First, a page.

By all appearances, Lorre had gone Hollywood at Warner Bros. With pal Humphrey Bogart, he frequented popular watering holes—Chasen’s, Romanoff’s, the Villanova—and steamed the alcohol out of his pores at Finlandia Baths. He pulled pranks and practical jokes and cracked wise. He spent more than he made, even tapping Bogart for loans both knew he would never pay back, and romanced a woman fourteen years his junior. He made fifteen films in six years, playing sinister villains, insidious foreign agents, a disenchanted scientist, an obsequious writer of detective yarns, a volatile plastic surgeon, a contemplative barfly, an artist...

  11. 7 THE SWAMP
    (pp. 279-310)

    When Mickey Rooney passed through Pittsburgh on a promotional tour in 1943, he met “a beefy guy with a raspy voice.” Sam Stiefel made his pitch over dinner. The theater operator wanted to sell out his interests on the East Coast and manage the actor. His self-confidence swept Rooney off his feet. They shook hands. With easy handouts, Stiefel took up the slack in the actor’s MGM salary, which was proving unequal to his increasingly luxurious lifestyle. Before long, Rooney decided it was time for his new manager to “put the wheels of my independence in motion.” In March 1944...

    (pp. 311-359)

    Peter Lorre’s approach was always soft and silent. He left the United States, and his life in Hollywood, just as quietly. Dissembling about his sudden departure, he said, “I removed myself from the limelight to give picturegoers a rest. They deserve it. I must be a terrifying experience on occasions!” Braced by the lapse of time, he later glossed over the hiatus as a deliberate decision to say no to money and popularity and to take the gamble afresh. The grim present lived harder than the reconstructed past. Tired of “making faces,” he cut himself adrift and floated into another...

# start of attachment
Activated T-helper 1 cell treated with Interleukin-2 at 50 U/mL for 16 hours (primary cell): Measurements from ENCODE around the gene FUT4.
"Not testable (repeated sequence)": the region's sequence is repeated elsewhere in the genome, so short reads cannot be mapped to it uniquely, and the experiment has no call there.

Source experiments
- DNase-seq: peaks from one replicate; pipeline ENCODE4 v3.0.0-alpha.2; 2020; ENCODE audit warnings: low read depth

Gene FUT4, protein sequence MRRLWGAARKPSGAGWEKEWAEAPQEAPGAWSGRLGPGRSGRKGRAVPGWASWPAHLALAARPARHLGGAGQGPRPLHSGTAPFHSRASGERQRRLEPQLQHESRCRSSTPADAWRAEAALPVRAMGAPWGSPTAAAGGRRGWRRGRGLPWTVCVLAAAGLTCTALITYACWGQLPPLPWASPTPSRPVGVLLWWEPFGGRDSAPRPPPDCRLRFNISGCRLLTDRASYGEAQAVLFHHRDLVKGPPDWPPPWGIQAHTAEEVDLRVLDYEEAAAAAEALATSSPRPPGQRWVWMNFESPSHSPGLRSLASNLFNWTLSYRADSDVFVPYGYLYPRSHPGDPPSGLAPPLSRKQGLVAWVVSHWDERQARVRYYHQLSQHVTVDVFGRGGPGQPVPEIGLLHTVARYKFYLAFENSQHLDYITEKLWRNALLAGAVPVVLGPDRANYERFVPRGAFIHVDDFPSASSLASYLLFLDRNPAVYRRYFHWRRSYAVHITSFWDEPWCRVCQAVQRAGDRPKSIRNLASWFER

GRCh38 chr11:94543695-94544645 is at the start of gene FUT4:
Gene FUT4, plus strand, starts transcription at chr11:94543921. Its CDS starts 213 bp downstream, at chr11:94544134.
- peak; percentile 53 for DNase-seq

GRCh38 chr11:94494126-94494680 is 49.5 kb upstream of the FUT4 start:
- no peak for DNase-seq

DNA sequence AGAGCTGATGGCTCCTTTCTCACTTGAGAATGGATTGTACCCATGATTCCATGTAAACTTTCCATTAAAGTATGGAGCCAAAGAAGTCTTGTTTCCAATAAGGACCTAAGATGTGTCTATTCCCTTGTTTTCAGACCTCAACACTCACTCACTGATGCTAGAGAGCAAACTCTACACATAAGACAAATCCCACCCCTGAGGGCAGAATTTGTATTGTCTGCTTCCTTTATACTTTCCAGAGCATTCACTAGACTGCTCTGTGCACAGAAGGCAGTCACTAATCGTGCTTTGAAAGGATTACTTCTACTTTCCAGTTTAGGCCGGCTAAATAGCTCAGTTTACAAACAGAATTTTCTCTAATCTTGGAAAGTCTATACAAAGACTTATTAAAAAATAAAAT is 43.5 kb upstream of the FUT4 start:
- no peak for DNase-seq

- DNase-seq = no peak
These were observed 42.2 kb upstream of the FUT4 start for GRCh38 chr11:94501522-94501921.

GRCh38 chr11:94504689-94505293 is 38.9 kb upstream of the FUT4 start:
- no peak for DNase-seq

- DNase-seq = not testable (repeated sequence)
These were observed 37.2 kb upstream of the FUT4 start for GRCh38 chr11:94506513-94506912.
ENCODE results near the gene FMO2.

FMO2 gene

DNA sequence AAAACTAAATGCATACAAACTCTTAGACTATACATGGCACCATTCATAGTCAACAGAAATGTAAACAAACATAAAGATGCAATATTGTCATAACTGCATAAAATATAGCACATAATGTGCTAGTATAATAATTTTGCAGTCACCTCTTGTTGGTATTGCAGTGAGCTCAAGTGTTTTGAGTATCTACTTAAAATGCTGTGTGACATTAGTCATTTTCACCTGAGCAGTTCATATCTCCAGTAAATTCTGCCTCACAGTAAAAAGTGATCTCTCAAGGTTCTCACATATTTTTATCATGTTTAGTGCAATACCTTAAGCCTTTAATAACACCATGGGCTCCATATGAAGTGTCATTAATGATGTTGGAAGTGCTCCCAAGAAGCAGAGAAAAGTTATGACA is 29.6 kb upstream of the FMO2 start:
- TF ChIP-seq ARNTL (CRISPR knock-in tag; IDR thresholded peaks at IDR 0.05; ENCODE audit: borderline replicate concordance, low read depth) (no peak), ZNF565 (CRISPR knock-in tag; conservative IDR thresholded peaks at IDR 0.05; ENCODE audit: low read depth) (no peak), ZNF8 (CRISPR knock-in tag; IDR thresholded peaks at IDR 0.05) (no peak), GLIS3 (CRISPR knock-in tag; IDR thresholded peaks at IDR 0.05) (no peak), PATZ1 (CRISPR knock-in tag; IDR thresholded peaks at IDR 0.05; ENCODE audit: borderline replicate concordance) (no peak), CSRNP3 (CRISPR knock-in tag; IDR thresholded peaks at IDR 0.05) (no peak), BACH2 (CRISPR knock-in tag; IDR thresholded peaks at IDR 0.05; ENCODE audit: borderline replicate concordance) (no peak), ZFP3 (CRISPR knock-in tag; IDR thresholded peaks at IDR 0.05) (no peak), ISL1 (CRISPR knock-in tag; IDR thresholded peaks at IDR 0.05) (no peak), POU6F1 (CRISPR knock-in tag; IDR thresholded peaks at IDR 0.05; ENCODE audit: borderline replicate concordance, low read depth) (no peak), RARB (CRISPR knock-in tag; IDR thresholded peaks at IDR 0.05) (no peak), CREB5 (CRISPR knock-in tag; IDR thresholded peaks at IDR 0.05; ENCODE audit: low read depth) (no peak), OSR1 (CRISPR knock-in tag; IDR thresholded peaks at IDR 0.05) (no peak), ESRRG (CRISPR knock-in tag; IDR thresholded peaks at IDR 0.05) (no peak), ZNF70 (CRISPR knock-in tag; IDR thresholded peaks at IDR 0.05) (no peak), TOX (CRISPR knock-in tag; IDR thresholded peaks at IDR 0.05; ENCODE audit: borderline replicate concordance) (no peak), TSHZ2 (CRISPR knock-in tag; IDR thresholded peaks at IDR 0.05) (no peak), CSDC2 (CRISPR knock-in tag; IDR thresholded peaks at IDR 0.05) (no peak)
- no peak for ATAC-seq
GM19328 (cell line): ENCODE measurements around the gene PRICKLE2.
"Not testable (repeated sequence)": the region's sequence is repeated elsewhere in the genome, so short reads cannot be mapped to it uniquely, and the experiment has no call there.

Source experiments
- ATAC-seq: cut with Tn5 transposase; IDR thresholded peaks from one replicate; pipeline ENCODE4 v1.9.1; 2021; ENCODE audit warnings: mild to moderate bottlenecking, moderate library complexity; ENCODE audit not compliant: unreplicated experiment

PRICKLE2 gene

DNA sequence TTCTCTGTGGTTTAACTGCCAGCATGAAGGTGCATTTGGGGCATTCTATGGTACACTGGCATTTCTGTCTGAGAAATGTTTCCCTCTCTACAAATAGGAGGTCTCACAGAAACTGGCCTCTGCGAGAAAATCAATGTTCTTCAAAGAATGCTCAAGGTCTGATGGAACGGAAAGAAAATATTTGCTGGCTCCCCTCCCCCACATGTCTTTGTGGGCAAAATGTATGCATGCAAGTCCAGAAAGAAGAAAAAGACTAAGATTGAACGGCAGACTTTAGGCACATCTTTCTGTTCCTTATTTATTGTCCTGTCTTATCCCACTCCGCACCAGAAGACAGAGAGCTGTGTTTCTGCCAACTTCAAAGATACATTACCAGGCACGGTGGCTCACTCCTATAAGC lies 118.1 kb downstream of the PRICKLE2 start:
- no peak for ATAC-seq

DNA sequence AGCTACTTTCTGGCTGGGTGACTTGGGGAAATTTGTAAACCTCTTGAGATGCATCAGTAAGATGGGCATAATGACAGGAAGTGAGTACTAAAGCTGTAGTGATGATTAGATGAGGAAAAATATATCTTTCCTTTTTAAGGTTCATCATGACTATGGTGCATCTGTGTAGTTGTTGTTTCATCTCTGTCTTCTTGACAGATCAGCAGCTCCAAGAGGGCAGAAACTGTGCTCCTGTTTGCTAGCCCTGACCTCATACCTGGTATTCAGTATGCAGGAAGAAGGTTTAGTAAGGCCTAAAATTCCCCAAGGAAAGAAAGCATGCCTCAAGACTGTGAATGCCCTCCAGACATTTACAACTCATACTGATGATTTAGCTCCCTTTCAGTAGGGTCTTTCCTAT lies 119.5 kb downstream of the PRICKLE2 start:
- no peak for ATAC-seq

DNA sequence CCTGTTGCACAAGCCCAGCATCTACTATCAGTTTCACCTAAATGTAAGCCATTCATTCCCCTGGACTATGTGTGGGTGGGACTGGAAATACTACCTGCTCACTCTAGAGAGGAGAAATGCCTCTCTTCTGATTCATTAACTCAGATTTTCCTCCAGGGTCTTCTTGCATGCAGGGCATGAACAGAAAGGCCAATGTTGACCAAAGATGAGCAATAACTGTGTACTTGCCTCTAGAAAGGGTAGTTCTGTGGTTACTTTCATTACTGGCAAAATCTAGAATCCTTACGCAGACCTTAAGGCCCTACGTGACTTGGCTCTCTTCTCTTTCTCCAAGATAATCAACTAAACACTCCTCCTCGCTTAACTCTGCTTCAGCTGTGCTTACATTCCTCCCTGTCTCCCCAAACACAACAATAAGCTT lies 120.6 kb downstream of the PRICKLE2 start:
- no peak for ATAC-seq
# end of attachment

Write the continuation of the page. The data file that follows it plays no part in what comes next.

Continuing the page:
(pp. 360-424)

    Disappointment awaited Lorre in America. Wasted and unable to generate interest inDer Verlorene,the defeated actor-director-writer returned from his lonely mission empty-handed. He had sought to listen and to learn, and perhaps to help himself by helping others. His countrymen had paid him back in indifference, “with interest and interest’s interest.” Friends felt that he also wanted to shout down those who doubted he could rise above the studio star system by proving that he could write, direct, and act. No one heard him. Now he picked up where he had left off, as ifDer Verlorenehad never...

    (pp. 425-450)

    Facial expression,” wrote film critic Béla Balázs, “is the most subjective manifestation of man.” Lorre wore the contradiction of person and persona like so many masks, at times laying bare the inner man, at others obscuring him. Toward the end of his life, he tore away old disguises and created new ones, forever confusing the shadowy line between selves, not as an acting art, but as a survival skill. The face that had expressed the “multiplicity of the human soul” through the characters he portrayed on screen now betrayed his own tangled sensibilities. He reckoned his life in twos—horror...

    (pp. 451-454)

    Three months after Peter Lorre’s death in March 1964, police officers in Elk City, Oklahoma, arrested nineteen-year-old Larry McLean for counseling a devil-worshipping cult allegedly responsible for vandalizing a string of local churches. Dedicated to destroying all emblems of God, the secret society also planned to exhume the body of its idol, Peter Lorre, and restore it to life.

    As a pop icon, Lorre had arrived. Merchandisers found the image far more marketable than the actor. Little wonder that he was busier in death than he had been in life. Ironically, it was Eugene Weingand who kicked off the postmortem...

    (pp. 455-492)
  17. NOTES
    (pp. 493-566)
    (pp. 567-580)
  19. INDEX
    (pp. 581-614)
  20. Illustrations
    (pp. None)